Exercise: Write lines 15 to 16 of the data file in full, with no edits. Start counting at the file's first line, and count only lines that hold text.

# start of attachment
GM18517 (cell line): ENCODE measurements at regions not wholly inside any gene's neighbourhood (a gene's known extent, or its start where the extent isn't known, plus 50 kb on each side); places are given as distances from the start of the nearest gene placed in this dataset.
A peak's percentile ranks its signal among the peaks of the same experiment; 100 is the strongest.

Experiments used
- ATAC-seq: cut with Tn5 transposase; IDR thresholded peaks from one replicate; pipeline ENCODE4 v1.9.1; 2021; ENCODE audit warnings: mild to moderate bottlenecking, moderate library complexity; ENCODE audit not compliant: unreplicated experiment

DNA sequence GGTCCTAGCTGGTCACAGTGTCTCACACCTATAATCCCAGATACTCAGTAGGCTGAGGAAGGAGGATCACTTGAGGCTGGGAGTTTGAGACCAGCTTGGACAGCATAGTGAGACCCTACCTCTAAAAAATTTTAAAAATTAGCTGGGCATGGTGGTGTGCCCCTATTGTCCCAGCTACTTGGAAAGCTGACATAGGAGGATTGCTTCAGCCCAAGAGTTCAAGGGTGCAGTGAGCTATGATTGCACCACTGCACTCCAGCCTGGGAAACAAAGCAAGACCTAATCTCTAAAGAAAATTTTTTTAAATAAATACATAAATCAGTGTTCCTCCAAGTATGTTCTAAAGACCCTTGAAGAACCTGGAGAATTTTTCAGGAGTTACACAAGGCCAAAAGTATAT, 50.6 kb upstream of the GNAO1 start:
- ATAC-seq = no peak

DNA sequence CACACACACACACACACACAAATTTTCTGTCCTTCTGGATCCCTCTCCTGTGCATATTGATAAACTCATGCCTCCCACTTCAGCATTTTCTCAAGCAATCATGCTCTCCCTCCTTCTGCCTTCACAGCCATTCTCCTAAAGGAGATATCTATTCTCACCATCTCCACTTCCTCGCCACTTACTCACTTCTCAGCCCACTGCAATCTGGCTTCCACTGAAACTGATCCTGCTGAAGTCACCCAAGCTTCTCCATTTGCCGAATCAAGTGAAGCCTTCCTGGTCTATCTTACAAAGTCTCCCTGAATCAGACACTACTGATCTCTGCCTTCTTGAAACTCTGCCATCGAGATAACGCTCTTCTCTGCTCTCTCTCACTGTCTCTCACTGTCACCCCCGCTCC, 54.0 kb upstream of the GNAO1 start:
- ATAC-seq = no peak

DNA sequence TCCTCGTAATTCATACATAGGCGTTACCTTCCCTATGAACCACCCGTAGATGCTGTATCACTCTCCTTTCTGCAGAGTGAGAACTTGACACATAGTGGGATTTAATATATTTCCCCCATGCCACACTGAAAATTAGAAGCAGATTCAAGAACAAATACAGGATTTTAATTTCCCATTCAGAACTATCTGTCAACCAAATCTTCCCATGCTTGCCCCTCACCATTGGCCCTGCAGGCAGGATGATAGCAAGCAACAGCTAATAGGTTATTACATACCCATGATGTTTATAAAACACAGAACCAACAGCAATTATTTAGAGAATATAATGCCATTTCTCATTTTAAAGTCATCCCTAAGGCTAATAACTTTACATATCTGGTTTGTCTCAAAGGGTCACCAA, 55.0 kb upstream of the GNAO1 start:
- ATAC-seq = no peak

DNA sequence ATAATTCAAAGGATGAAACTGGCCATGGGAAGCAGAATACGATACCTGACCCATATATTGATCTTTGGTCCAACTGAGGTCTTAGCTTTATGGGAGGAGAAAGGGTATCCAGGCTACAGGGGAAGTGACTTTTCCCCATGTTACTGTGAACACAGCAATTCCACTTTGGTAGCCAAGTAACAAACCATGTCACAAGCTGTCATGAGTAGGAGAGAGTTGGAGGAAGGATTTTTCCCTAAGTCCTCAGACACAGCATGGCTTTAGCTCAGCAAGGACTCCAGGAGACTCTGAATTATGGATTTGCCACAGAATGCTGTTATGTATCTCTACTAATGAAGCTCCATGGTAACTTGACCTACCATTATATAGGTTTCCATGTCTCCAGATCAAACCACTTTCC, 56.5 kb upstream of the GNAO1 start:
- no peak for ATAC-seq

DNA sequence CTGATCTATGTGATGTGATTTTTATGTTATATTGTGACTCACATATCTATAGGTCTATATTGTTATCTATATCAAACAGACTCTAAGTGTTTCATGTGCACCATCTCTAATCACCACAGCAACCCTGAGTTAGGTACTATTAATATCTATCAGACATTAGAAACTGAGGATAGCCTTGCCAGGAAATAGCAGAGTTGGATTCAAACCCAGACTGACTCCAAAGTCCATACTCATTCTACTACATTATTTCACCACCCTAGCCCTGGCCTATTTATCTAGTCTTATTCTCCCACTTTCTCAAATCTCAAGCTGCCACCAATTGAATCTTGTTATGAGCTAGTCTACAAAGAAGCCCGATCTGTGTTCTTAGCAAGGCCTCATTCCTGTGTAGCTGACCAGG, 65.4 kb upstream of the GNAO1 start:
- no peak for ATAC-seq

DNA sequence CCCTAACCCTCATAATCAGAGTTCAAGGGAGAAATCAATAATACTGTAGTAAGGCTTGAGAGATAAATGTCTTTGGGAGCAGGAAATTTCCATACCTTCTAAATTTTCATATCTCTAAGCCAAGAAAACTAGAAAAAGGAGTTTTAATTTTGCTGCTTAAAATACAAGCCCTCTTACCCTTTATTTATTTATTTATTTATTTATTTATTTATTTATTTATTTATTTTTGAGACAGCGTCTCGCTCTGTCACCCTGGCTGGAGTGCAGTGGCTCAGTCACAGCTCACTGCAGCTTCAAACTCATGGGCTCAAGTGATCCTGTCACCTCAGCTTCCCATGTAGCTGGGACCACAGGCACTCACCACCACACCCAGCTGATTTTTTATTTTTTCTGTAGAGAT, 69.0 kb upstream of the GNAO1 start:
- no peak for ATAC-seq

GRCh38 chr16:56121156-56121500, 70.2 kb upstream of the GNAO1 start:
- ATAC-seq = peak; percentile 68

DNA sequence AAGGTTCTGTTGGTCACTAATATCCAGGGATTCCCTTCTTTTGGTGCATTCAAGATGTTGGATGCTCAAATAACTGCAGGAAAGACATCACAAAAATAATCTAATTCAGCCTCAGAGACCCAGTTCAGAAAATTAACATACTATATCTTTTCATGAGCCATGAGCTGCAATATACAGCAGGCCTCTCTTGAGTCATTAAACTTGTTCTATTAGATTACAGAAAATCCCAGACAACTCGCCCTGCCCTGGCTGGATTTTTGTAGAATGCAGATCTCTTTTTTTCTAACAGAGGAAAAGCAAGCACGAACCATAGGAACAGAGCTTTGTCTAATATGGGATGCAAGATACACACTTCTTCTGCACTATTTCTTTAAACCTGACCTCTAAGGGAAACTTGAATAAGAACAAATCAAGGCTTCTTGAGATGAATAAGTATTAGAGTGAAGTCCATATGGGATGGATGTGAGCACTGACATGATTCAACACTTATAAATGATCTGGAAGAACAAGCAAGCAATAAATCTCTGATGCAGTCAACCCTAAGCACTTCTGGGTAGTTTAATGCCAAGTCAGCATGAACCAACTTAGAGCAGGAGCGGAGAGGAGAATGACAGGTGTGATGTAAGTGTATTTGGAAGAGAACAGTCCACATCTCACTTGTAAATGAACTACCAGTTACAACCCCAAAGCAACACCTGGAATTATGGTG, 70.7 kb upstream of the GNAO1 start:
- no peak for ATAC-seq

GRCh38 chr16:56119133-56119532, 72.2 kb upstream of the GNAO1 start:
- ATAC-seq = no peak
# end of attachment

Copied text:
DNA sequence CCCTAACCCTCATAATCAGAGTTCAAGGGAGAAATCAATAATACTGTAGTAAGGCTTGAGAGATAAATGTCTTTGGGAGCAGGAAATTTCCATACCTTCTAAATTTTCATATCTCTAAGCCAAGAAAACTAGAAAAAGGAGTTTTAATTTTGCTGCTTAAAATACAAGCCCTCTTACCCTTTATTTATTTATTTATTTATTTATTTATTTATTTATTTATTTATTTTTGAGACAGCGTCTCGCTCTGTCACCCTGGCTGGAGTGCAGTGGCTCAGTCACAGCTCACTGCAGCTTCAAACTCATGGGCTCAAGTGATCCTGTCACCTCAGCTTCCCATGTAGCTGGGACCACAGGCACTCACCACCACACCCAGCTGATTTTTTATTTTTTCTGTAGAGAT, 69.0 kb upstream of the GNAO1 start:
- no peak for ATAC-seq